July 23, 2024

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General Information About ISDN

General Information About ISDN

ISDN (Integrated Services Digital Network) is a telephone network system that makes it possible to transmit, at high rates, more data and information than the traditional phone line. Whereas before phones could only send out voice, now it is possible to transmit out video, images, and other data types; being digital, the quality is superior to analog devices.

An Overview of the ISDN Infrastructure

The ISDN utilizes two channels for transmitting the data it receives, channel B and channel D.

Channel B, or the Bearer Channel, is used for the actual sending out of the information while the Delta Channel (channel D) is mainly for control and signal operations. However, depending on the configuration, it can also be used for sending out data.

The interface of the network is composed of two elements, the Basic Rate Interface (BRI) and the Primary Rate Interface. They are also known as Basic Rate Access and Primary Rate Access.

The Basic Rate Interface

The BRI consists of two Bearer channels with a bandwidth capable of transmitting data up to 64 bits/s, and a Delta channel with a 16bit/s. The BRI is also referred to as 2B+D.

Some of the most common features of a BRI interface include the following: the U interface, which marks the NTU (Network Terminating Unit). This is used mostly in Europe.

The T serial interface that lies between an adapter and a computer device, and is very similar in function to the modem. The S interface (bus, 4 way) is where an ISDN device is connected to, while the R interface marks the area between a non ISDN device and the terminal adapter.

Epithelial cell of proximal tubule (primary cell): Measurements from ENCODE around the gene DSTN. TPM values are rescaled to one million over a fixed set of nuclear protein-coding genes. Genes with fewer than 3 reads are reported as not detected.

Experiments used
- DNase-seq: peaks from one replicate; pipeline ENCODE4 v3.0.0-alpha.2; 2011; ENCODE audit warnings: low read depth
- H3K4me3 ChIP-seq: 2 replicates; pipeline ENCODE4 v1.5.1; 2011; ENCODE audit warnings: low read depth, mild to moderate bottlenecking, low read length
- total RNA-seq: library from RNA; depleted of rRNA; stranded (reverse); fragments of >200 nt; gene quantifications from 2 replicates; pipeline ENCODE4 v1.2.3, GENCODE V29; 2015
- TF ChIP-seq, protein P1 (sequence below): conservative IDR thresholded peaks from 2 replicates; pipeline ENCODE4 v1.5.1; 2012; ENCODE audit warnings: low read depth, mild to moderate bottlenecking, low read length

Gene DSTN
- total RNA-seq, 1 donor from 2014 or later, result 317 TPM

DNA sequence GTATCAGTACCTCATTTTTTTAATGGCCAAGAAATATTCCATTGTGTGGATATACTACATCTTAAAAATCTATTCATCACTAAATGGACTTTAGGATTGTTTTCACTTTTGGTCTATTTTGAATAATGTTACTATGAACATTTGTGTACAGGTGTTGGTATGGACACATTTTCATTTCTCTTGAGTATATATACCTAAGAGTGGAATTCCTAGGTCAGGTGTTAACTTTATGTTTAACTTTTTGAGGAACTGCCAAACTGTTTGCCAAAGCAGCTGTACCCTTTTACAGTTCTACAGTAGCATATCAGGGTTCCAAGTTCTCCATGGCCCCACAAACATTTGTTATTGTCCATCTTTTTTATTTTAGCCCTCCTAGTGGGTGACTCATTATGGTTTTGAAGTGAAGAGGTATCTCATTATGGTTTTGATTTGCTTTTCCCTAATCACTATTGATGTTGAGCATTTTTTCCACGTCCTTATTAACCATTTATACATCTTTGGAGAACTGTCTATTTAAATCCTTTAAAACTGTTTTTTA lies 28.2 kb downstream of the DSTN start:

The Primary Rate Interface

The Primary Rate Interface is made up of several Bearer channels, the number depending on the network system and how it is arranged. It also has a Delta channel with a bandwidth of 64 bits/s the size of the B channel in the BRI. In the United States the PRI can be designated as 23B+D, although in some countries in will vary depending on the channels and bandwidth.

How ISDN Works

ISDN functions in different ways, but one of the most popular is through the bipolar eight zero substitution. Basically what it does is to have the data placed in the B channels exclusively, while the D channel is utilized to install and handle the streaming data. The more channels there are, the greater the number of possible data.

Benefits of ISDN

For the ordinary user, the advantages of an ISDN line is that it will provide for much faster Internet connections, allowing for quicker downloading of software, video and access to information.

For the communications industry itself, ISDN presents a viable alternative, because it can relay messages at a more rapid pace.

ISDN is also being utilized in some PSTN (public switched telephone network) systems, because it allows for the use of high quality digital services, and at the same time it can function as a backup device in case of circuit failure or it encounters an error.